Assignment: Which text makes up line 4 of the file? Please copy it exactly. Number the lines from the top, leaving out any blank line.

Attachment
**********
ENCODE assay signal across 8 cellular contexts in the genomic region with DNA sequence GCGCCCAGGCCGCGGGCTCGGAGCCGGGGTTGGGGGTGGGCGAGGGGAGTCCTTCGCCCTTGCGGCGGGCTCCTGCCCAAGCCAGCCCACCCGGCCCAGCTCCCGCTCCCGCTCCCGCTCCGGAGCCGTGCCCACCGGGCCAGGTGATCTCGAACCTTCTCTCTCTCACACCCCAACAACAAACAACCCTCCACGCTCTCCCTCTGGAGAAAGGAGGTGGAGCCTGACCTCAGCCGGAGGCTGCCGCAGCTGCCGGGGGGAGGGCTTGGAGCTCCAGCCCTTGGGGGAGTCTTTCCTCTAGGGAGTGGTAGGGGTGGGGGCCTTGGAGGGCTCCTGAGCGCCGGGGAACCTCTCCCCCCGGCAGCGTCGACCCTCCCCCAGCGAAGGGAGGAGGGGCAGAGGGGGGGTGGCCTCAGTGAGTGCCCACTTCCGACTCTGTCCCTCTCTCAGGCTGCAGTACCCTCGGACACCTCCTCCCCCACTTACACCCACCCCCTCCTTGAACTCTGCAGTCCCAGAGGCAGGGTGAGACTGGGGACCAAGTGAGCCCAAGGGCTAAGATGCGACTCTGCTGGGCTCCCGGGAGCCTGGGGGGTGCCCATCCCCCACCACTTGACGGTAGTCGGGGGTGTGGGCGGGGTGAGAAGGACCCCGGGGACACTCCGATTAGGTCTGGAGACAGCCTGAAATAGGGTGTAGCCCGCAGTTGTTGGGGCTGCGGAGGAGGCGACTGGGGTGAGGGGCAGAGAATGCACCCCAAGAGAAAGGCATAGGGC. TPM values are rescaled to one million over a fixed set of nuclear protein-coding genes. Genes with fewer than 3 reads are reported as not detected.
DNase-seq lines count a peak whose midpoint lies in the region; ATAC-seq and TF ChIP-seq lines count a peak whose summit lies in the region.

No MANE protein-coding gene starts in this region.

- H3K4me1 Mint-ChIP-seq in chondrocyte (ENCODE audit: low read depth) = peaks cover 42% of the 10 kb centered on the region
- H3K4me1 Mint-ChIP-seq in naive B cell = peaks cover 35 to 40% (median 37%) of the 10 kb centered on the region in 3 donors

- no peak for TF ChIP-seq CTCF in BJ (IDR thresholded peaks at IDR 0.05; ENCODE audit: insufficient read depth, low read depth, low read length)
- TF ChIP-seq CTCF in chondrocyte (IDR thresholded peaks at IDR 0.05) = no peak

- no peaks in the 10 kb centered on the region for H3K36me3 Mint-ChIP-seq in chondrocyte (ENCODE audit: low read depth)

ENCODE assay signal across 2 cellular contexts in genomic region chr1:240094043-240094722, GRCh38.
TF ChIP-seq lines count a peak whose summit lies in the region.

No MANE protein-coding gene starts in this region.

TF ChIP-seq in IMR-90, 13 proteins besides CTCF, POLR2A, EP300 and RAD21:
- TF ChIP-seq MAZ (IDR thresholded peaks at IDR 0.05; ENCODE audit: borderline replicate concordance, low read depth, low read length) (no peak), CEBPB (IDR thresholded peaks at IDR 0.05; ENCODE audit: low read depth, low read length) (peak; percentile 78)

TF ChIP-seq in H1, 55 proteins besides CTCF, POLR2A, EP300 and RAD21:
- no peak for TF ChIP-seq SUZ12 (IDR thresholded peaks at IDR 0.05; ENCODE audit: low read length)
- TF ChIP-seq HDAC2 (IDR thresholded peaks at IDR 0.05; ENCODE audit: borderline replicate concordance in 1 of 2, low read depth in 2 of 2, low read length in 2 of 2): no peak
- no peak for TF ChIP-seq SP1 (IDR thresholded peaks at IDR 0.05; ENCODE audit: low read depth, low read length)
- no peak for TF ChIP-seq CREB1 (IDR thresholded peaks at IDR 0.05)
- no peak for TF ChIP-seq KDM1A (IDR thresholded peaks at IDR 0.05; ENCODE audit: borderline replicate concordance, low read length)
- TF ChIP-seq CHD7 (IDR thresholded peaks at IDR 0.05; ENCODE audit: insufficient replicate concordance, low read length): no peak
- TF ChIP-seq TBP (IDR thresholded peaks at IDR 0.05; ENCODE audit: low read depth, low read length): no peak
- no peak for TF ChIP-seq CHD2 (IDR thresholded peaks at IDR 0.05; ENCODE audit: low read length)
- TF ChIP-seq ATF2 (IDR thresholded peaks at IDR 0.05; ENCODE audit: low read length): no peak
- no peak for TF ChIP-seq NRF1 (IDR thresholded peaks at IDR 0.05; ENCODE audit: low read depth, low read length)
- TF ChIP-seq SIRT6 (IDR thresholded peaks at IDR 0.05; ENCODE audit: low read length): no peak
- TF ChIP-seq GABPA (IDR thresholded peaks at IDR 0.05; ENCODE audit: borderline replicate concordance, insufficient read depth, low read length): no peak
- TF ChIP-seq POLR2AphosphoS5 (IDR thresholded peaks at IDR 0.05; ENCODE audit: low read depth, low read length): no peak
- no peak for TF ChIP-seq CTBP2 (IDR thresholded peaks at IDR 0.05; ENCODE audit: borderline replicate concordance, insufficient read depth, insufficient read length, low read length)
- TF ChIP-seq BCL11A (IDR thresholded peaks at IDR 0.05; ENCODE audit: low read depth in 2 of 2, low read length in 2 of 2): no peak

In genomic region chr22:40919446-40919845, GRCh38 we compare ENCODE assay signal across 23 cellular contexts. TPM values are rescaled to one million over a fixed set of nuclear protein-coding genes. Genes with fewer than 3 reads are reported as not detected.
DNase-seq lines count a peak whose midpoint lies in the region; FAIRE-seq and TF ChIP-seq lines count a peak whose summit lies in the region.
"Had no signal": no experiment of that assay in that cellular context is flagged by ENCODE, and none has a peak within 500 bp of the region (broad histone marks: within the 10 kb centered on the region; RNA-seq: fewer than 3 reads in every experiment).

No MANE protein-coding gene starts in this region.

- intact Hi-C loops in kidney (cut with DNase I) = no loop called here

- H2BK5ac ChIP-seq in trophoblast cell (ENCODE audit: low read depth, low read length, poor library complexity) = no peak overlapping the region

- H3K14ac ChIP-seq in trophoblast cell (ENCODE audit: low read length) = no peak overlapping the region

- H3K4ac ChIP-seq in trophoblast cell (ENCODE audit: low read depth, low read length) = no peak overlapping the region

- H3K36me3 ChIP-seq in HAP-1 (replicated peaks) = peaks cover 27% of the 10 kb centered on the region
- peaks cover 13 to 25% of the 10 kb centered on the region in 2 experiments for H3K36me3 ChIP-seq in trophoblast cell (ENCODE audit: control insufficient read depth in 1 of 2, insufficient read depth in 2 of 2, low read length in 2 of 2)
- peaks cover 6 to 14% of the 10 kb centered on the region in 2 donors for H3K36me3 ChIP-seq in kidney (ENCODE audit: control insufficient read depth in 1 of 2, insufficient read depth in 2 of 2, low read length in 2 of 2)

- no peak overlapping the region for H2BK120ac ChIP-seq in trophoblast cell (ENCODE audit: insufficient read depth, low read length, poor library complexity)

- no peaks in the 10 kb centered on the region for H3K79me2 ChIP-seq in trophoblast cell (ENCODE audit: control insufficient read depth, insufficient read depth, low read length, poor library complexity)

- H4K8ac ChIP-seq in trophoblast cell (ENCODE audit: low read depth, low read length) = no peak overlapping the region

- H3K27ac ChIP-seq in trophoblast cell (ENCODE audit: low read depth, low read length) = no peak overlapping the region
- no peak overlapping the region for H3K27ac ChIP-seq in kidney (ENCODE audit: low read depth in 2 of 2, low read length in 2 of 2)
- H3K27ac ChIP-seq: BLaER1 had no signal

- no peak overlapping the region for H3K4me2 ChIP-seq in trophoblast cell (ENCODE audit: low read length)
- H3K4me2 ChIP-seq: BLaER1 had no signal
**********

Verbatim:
- H3K4me1 Mint-ChIP-seq in chondrocyte (ENCODE audit: low read depth) = peaks cover 42% of the 10 kb centered on the region